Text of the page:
Marcie (Cohen) Ferris (CAS’79) of Chapel Hill, N.C., has published The Edible South: The Power of Food and the Making of an American Region (University of North Carolina Press). Marcie is an associate professor in the American studies department at the University of North Carolina and coordinates the department’s southern studies program.


Deena Baxter (MET’80, GSM’92) of Naples, Fla., writes with news of a hopeful response to a personal tragedy. “After losing our youngest son to suicide in July 2012, I partnered with the local National Alliance on Mental Illness (NAMI) to provide life-affirming resources to help families impacted by mental illness,” she writes. “The Funny Farm Project (book and new website) officially launched on September 10, 2014, Worldwide Suicide Prevention Day.” All profits from the sale of Deena’s book, Surviving Suicide: Searching for “Normal” with Heartache and Humor, will go to nonprofit mental health organizations. Deena invites fellow alums to submit artwork for consideration for display on the website galleries. Email Deena at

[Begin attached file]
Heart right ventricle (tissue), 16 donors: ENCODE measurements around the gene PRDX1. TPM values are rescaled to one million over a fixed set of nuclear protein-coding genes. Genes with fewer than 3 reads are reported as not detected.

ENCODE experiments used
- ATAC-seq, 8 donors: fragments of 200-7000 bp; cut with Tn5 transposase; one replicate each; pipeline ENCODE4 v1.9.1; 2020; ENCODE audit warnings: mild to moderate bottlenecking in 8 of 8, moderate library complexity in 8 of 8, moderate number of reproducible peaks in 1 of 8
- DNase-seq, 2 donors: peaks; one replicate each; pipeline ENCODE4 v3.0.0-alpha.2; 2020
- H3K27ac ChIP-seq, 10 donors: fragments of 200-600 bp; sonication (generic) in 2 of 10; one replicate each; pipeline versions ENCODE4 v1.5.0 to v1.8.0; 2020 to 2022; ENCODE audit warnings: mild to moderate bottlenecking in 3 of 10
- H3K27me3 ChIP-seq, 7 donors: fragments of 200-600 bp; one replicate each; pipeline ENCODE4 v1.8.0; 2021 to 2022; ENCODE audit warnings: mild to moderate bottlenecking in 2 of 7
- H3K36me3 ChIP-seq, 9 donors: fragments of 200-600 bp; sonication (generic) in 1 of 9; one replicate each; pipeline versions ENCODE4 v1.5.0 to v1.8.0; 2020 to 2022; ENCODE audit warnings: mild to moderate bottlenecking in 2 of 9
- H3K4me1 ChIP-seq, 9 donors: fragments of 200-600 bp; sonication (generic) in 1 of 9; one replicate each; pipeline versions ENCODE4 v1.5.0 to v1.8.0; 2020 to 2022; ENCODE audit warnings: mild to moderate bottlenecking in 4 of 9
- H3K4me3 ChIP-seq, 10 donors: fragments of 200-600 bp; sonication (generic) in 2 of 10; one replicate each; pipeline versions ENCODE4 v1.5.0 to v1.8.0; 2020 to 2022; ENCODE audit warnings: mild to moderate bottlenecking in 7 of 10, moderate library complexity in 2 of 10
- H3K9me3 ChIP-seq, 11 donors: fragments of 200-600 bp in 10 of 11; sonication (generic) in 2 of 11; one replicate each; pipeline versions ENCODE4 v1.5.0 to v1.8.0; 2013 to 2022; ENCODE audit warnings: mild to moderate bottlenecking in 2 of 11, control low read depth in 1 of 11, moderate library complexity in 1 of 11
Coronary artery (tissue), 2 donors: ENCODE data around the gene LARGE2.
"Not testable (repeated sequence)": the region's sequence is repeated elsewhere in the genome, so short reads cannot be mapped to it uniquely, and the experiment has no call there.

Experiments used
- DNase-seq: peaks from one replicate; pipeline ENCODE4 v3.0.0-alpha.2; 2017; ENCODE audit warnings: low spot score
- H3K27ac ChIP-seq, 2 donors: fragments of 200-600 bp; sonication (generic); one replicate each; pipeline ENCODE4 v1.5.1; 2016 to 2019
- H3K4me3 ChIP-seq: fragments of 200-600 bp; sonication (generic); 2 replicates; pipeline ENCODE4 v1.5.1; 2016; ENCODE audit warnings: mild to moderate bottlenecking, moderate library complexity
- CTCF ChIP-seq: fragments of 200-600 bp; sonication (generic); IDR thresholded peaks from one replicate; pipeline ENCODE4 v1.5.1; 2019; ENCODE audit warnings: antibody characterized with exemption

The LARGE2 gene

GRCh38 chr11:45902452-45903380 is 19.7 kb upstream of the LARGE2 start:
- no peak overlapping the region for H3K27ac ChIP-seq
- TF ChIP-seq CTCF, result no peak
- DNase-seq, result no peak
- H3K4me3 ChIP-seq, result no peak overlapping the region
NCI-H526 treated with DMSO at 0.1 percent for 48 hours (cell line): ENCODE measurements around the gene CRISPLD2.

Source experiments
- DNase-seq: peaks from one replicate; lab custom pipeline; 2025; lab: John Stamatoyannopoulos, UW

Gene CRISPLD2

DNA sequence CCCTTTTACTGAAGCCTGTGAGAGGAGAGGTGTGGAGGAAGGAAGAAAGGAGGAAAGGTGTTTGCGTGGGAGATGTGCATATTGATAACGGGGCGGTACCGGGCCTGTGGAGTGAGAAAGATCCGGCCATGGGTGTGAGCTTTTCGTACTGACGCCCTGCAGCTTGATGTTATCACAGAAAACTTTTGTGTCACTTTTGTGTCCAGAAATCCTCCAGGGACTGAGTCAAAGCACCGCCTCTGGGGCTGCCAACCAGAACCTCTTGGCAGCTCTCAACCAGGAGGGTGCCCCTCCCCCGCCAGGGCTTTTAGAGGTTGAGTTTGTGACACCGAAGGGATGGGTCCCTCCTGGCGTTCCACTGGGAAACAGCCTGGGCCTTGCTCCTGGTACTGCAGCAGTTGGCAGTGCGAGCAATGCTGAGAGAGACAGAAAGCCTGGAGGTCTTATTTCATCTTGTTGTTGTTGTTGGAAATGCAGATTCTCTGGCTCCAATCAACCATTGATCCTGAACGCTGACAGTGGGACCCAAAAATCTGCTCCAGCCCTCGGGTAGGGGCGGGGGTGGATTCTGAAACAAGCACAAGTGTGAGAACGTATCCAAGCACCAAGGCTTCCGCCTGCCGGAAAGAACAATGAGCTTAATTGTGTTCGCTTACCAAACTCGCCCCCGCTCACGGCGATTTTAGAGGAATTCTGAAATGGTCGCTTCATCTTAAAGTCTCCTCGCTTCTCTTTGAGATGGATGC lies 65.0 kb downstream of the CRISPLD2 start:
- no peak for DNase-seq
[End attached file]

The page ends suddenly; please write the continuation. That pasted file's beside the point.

Jody A. Beresin (CGS’78, COM’80) of Woodbury, Conn., was named executive vice president and chief administrative officer of the Phoenix Companies, Inc., responsible for human resources, corporate communications, corporate services, and information technology.

Robert E. Emin (CLA, MET, SED’78-‘80) of West Newton, Mass., published The Scroll: Moses The Untold Story (Trafford Publishing, 2014), a fictional novel inspired by his archaeological experience in Egypt.

Cindy Gold (CFA’80) of Skokie, Ill., was promoted to full professor at Northwestern University in the Department of Theatre, where she heads the acting area. She appeared in Jessica Thebus’ production of In the Garden with fellow alum Austin Tichenor (CFA’86) and in Robert Fall’s Measure for Measure.